quote "Bet you were looking for the 'edit' button when you read this ha ha
did you mean 'saves cents' ?" unquote

You must have a different auto electrician to the rest of us. None I know work for cents :-)
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Reply By: Ozhumvee - Friday, Apr 16, 2010 at 07:23

Friday, Apr 16, 2010 at 07:23
Never ever connect the negative to the negative battery terminal, connect it to where the negative lead connects to either chassis or body.
The reason for this is that in the event that the main vehicle negative connection to the chassis/body is broken or poor then the starting current will take the path of least resistance through the next biggest negative connection whether it be your frig, HF or compressor.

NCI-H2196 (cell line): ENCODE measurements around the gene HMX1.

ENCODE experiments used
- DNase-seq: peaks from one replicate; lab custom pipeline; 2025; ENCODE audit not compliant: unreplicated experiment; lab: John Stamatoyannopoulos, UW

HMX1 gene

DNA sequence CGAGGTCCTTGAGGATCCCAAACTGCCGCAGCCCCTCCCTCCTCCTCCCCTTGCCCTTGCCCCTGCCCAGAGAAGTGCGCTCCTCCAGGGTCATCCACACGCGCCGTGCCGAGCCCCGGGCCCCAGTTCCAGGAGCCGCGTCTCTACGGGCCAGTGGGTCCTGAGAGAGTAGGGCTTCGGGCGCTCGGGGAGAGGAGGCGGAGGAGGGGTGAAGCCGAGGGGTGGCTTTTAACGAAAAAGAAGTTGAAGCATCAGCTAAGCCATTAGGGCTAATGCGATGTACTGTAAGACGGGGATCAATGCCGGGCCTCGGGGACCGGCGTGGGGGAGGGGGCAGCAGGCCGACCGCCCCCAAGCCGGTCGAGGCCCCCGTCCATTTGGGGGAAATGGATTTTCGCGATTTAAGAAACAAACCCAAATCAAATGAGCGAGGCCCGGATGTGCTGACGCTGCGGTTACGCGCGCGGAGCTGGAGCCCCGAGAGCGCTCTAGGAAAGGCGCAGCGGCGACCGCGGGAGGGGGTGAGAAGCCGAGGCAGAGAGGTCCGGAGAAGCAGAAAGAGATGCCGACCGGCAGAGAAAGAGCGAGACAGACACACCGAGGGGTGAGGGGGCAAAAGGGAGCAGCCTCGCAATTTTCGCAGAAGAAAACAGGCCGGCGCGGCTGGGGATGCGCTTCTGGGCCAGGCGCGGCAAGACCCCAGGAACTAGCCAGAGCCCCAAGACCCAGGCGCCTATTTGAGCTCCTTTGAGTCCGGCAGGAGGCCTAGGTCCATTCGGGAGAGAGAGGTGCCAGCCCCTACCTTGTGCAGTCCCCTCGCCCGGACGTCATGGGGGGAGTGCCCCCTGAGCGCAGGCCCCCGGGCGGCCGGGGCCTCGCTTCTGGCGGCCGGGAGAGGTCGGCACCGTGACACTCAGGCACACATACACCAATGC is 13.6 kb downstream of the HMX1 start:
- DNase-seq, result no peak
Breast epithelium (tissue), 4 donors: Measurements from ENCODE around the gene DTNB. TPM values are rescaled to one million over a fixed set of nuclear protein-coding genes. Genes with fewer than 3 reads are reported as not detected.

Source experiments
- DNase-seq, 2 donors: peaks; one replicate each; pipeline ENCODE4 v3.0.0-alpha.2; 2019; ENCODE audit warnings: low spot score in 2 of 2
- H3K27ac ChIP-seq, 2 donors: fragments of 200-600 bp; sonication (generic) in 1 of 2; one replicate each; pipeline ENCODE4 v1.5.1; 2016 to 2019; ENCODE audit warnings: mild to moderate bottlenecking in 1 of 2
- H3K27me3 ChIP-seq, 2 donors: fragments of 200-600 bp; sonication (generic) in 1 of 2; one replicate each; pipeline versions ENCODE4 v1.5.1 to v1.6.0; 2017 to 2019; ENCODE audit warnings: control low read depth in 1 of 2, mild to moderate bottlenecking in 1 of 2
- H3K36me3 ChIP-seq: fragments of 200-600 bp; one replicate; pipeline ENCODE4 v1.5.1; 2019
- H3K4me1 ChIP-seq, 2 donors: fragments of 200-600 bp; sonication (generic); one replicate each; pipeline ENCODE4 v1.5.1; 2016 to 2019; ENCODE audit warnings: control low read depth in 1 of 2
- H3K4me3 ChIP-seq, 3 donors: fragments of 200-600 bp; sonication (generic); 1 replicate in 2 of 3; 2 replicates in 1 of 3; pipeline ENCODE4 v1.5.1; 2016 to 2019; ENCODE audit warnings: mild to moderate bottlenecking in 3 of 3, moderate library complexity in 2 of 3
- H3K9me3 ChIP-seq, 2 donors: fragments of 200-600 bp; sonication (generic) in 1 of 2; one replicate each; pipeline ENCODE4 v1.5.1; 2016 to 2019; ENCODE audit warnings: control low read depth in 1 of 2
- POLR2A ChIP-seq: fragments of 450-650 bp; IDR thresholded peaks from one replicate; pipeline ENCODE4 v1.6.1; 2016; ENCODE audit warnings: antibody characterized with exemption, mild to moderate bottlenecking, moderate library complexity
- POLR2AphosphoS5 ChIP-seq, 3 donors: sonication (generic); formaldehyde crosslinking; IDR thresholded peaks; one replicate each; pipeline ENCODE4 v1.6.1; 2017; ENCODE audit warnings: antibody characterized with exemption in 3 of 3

Believe me it does happen, the accessory involved never works again.
If you must connect the negative lead direct to the battery terminal then fuse it as you would the positive.
Peter
1996 Oka Motorhome

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Follow Up By: Member - Allan B (QLD) - Friday, Apr 16, 2010 at 07:56

Friday, Apr 16, 2010 at 07:56
Peter, although it is good practice to not have a whole bunch of wires (either pos or neg) connected directly to a battery post it makes no difference from the electrical point of view. There is absolutely no way that the starter current of hundred of amps can flow through your fridge or anything else. The current flow through these circuits is determined by the applied voltage only.

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Allan

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Follow Up By: Maîneÿ . . .- Friday, Apr 16, 2010 at 08:00

Friday, Apr 16, 2010 at 08:00
Peter,
You say; "The reason for this is that in the event that the main vehicle negative connection to the chassis/body is broken or poor then the starting current will take the path of least resistance through the next biggest negative connection whether it be your frig, HF or compressor.........